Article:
I know most of you rely on me to be more up-to-speed than you on insurance-based changes/issues. That said, there was much discussion about Bill S-201 that was largely overlooked because of the exempt test changes effective on January 1, 2017.
Here’s the scoop…..on May 4, 2017, the Federal Government passed the Genetic Non-Discrimination Act.
“This law makes it illegal to require someone to take a genetic test or disclose the results of a genetic test as a condition to obtain goods or services, or enter into a contract, such as insurance.”
So what exactly does that mean? It means that individuals (you, me, clients) can have genetic testing completed and NOT DISCLOSE those results to the insurance company (it’s now illegal). If an insurance company uses/requests this information and it will be fined $1,000,000.
When I was in Ottawa at calu weeks ago, they are lobbying this issue to the supreme court, but as of today, this law is in effect.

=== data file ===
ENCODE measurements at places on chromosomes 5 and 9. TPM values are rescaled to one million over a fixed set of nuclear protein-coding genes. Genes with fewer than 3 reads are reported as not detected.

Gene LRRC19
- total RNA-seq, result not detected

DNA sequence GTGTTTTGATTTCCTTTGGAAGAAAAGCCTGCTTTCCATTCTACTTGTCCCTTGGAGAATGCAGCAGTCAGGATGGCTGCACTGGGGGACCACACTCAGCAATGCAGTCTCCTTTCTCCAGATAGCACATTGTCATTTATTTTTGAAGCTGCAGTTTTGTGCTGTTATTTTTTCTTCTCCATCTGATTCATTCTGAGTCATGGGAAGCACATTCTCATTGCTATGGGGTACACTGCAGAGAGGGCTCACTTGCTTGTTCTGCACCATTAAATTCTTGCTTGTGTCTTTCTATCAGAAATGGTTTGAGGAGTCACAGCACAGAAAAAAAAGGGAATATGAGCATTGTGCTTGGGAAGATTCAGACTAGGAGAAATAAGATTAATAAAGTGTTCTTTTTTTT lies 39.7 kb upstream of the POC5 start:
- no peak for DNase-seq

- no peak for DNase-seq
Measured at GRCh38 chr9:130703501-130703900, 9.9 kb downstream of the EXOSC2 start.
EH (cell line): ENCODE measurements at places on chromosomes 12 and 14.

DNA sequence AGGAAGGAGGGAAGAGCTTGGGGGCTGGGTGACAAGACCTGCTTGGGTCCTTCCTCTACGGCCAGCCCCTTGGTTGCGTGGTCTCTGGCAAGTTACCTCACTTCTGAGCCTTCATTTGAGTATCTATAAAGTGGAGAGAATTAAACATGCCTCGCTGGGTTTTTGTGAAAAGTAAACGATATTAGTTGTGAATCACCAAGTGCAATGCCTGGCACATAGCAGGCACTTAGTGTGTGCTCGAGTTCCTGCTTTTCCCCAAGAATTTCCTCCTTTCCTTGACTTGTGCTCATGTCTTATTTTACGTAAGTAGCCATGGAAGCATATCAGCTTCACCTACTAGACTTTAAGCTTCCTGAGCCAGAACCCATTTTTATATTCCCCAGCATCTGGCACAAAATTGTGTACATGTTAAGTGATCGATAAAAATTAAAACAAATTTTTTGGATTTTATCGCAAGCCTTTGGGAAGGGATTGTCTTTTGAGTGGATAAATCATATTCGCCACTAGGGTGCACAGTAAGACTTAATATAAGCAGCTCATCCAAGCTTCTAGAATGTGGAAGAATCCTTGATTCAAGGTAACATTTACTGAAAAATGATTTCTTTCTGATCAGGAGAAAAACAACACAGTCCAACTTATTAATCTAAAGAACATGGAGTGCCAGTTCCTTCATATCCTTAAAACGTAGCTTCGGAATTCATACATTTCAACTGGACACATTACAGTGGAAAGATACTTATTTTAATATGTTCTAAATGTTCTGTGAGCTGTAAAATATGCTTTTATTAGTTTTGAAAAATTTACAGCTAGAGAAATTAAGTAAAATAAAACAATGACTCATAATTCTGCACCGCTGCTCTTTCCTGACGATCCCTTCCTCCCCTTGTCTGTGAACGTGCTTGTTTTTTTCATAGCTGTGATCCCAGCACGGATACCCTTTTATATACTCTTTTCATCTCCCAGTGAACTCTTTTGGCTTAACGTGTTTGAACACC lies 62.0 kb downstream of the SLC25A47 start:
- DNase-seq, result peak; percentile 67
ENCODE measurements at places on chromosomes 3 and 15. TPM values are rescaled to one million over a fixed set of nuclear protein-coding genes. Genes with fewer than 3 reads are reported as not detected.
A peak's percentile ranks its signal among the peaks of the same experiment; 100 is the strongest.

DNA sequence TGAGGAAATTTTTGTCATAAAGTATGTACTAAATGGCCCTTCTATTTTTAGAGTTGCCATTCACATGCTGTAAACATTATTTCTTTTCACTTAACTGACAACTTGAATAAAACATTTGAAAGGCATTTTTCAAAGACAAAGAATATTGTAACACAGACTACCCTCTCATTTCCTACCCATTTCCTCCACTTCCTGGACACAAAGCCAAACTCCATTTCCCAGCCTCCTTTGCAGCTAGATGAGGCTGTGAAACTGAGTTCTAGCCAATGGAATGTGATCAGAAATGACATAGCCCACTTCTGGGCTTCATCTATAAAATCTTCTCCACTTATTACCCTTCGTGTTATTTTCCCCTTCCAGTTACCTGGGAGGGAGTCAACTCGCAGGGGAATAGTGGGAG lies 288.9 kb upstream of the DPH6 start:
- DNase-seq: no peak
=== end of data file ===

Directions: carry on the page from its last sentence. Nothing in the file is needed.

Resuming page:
The major unintended consequence of this new law is the creation of anti-selection for insurance purposes. What if a client had genetic tests that showed they were a carrier of the BCRA gene (ie. Angelina Jolie)? Currently, it is possible for a client to have a test showing they are a carrier of this gene, then immediately apply for critical illness insurance and not need to disclose this result.
This law will require the insurance insurance companies to (a) increase price heavily (up to 65%) and/or, (b) completely change the structure of critical illness insurance (or stop selling it entirely).
Since I knew that this change was happening, I literally just increased my own critical illness by $825,000 (I purchased a 20 year term with Manulife). See my summary below:
It’s important we talk more about critical illness insurance before products start to change. I also encourage each of you to consider adding some critical illness to your own insurance portfolio (if you haven’t already).